“Absoute” does a number of things with shuddering power. At the beginning, angels seem to sing in haunting, mournful voices, backed by slightly scratchy organ-like tones that deepen the funereal mood. Deep, dismal guitars scratch at the mind too, providing a brief segue into a storm of agony-infused riffing, sheering synths, fanatically plundering drums, and spine-scraping shrieks.
The pain-driven lunacy of the music is palpable, almost too much to bear, even when the chords begin to heave and moan, the synths wail like stricken spirits, and the drums tumble and boom. A few moody notes make for a very brief reprieve, and then the slaughtering torment resumes in full force, abrading the senses and ruining the emotions again. Through big primordial drums and apocalyptic chords, the music becomes momentous and towering in the scale of its ruination, and it sounds like the heavens are being incinerated.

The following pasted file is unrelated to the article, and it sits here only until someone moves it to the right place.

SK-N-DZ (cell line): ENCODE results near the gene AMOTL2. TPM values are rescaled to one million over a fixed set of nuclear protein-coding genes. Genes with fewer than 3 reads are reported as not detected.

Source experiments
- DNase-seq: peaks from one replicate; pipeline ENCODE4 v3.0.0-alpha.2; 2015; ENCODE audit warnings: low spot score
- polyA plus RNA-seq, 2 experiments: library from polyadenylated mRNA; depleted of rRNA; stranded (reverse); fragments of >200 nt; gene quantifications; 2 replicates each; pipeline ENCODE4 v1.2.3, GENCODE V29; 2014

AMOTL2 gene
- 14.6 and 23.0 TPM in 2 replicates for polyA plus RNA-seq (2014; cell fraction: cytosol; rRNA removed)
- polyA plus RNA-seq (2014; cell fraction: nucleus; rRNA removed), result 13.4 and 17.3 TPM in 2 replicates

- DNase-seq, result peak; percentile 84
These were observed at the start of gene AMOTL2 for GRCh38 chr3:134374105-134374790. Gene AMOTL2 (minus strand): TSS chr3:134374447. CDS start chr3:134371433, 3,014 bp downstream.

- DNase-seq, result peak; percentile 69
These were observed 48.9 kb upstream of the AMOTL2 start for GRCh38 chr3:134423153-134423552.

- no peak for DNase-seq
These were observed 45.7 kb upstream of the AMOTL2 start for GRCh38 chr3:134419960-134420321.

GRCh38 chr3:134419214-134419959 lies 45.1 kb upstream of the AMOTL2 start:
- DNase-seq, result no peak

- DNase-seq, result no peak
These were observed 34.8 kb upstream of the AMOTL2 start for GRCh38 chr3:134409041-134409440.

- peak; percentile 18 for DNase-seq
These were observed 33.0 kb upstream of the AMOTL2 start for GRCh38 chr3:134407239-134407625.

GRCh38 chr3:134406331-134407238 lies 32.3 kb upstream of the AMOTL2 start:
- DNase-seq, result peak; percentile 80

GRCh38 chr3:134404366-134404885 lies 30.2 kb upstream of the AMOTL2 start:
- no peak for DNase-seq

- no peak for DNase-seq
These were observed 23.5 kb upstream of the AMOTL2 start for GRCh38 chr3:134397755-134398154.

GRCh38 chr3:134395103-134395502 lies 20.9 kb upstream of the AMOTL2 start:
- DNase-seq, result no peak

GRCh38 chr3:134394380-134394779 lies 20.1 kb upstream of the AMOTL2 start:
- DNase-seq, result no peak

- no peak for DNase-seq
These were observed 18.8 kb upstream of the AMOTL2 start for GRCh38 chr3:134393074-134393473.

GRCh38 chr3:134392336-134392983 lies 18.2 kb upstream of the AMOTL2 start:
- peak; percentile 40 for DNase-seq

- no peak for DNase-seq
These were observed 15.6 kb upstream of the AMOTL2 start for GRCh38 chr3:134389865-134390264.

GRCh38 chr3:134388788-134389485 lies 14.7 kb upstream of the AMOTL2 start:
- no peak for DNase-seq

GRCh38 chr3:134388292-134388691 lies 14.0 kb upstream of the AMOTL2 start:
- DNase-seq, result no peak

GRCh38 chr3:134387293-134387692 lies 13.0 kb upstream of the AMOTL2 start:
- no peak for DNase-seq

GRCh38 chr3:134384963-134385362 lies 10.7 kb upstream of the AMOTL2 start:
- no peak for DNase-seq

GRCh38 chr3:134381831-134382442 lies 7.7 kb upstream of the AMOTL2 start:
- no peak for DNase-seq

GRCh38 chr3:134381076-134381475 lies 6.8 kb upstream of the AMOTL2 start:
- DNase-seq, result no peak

At the end, haunting moodiness returns as eerie synths convey us into the remnants of that burned heaven and an acoustic guitar reveals its somber grief.
Misery is the solo work of Fille de Misère, aka Thomas Bel, the founder and owner of the Distant Voices label, which has released this single on cassette tape along with a shirt that proclaims “Pain Is Art”.
Last week I devoted a lot of attention to the first advance track from Raat‘s new album Celestial Woods, a compelling song named “Silver Sphere” that drew me into the poetry of Lord Byron and Shelley. And that’s not the only reason why I’ve gradually come to think of Raat‘s music as “poetic black metal”, though the phrase “romantic/tragic black metal” has also popped into my head.
The second single from the new album, “Carpe Noctem“, has also now surfaced in recent days, and like the first one it too has captivated me. It’s a diverse and dynamic track that in the following ways creates sharp juxtapositions across its nearly 11-minute length:
Blasting drums, sandstorm riffage, and tortured screams crash into magical ringing arpeggios, abruptly interrupting their mesmerizing effects. Sweeping synths wash across those sonic typhoons in soaring waves, and just as abruptly the music softens and rings in wondrous celestial vistas above ambling and bursting drum beats, and then cascades into the stars.